Fish Oil Triglycerides vs. Ethyl Esters: A study of absorption, stability and safety concerns
How can you determine if your fish oil is a natural triglyceride or an ethyl ester? How can you know that the ethanol in your wine and other drinks are not going to make a hole in the styrofoam?
With a simple, inexpensive and rapid method. By using Styrofoam cups you can know in minutes if yours is the natural TG or the ethanol EE form.
Several studies have found that the absorption and bioavailability of EE (Ethyl Ester) form fish oils is vastly inferior to the natural form, or the TG (Triglyceride) Form. Most studies have measured the amount of EPA and DHA in blood plasma after ingestion of fatty acids as either TG or EE forms. Natural TG fish oil results in 50 % more plasma EPA and DHA after absorption in comparison to EE oils.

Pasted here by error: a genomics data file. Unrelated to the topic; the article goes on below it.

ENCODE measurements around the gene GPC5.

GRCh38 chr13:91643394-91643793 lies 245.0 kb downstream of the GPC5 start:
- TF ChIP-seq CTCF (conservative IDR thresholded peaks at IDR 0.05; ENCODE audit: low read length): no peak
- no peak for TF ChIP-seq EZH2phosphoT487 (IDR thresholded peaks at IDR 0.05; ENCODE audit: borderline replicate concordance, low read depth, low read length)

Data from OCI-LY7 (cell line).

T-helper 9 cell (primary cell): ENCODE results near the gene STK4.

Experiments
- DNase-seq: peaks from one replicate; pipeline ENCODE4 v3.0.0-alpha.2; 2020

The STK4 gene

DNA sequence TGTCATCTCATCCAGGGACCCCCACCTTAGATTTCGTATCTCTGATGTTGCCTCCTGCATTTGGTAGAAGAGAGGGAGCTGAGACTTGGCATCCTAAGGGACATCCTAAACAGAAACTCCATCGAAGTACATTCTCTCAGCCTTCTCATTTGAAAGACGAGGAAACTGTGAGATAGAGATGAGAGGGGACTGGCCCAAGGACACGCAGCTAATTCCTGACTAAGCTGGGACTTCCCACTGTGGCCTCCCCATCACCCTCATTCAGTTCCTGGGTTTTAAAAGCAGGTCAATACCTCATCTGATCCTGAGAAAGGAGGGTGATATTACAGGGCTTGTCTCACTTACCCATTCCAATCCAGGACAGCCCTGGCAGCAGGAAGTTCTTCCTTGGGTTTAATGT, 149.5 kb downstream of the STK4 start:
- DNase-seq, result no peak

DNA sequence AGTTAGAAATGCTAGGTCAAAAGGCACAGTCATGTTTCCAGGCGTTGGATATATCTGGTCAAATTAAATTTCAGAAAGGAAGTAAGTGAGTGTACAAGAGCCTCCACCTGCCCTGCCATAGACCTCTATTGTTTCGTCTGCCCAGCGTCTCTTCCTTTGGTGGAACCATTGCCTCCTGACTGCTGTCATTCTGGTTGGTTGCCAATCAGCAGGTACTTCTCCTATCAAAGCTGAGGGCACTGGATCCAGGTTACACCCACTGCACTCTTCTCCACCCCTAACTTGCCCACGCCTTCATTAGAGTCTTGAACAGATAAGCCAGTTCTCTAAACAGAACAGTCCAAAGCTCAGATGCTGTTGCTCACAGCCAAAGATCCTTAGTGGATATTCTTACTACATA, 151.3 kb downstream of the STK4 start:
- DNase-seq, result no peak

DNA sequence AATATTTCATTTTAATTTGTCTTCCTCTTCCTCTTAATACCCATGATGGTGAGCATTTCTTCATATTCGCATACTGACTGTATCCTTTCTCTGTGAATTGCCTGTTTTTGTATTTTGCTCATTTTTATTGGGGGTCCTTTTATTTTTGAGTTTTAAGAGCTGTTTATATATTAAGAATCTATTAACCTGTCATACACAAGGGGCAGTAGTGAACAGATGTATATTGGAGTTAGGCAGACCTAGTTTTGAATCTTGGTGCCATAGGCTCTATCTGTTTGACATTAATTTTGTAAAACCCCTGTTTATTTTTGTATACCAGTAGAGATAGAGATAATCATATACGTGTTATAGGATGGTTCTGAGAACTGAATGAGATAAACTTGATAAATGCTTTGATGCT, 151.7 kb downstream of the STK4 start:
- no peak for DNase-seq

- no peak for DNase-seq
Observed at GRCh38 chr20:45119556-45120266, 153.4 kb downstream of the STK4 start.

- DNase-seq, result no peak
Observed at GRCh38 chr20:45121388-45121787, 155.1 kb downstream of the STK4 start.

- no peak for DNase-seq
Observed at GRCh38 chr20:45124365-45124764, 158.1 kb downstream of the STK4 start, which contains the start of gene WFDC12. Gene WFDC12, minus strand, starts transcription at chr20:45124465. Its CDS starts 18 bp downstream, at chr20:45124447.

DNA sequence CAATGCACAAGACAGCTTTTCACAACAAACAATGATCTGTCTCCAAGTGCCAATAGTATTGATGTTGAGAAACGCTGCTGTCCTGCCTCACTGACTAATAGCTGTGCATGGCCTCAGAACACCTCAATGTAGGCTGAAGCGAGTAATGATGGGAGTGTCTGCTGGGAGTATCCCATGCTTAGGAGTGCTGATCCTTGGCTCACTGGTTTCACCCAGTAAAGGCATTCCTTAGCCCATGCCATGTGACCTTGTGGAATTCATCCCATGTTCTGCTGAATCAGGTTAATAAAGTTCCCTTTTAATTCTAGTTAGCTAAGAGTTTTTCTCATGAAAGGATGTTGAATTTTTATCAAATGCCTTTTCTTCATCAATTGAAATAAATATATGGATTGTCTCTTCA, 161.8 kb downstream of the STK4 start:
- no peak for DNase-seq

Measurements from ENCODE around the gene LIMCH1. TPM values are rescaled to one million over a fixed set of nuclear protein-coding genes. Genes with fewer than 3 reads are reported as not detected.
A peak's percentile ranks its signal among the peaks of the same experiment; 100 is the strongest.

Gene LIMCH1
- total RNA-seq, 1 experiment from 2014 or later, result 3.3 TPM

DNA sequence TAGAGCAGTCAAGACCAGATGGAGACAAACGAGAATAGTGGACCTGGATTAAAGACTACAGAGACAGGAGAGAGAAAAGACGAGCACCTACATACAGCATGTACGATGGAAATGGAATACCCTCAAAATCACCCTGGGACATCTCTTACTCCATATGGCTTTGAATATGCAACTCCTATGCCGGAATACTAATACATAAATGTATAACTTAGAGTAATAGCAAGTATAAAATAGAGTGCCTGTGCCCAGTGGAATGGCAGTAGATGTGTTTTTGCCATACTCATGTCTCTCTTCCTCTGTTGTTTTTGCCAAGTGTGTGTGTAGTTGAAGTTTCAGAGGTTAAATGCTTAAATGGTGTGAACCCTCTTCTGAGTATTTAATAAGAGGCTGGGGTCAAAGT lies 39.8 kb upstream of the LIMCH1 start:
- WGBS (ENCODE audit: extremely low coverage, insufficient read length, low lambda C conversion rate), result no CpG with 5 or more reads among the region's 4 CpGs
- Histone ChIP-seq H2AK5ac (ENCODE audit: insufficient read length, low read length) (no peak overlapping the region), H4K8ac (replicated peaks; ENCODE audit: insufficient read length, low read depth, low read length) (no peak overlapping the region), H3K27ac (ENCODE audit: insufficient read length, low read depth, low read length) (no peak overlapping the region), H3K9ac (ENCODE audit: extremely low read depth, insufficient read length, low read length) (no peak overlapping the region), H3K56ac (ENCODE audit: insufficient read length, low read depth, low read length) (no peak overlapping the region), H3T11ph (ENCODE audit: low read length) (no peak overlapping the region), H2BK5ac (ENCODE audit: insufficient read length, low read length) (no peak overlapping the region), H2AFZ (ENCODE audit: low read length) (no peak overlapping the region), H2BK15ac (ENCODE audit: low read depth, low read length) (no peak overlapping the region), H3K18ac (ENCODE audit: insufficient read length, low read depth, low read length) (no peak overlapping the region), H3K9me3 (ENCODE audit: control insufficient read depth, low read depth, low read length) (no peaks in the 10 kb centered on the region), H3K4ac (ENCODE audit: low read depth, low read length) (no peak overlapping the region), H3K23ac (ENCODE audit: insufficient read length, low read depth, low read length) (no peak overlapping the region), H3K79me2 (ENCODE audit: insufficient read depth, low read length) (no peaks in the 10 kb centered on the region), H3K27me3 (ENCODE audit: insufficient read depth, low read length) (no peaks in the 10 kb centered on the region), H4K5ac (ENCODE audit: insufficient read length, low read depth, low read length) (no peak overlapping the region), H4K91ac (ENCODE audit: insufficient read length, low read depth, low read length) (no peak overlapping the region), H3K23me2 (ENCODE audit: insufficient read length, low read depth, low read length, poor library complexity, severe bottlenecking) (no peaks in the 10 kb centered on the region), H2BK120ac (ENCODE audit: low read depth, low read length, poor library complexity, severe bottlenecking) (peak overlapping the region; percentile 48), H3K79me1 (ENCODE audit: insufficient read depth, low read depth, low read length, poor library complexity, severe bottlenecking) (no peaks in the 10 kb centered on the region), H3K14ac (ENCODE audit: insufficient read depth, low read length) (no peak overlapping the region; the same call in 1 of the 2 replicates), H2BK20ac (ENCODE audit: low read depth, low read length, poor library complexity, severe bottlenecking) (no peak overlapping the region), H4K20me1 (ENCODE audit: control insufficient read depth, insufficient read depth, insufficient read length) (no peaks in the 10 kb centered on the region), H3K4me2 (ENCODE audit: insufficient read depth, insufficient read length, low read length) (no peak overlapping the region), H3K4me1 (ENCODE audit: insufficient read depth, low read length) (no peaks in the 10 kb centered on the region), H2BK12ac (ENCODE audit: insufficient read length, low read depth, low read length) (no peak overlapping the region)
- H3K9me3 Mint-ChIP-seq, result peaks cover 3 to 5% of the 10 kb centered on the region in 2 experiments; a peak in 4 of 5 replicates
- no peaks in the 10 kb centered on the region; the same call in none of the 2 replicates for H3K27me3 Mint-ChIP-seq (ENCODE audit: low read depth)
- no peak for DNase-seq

One of the causes for the poor bioavailability of EE is a much greater resistance to digestive enzymes.
Ethyl ester fish oils are less stable, and readily oxidize
Omega-3 fatty acids in the form of EEs are much less stable than those in the natural TG form and readily oxidize.
Cut a Omega3 or fish oil capsule and put the oil inside a styrofoam cup. Place the cup on a plate to avoid any mess. Observe the cup after 10 minutes. If the fish oil has leaked significantly through the cup it contains EE. Due to their chemical composition, EE will actually eat straight through the styrofoam cup. This effect will become evident after just a few minutes; however, significant leakage is seen after 10 minutes. Natural TG fish oils placed in the same cup will not show leakage after 10 minutes.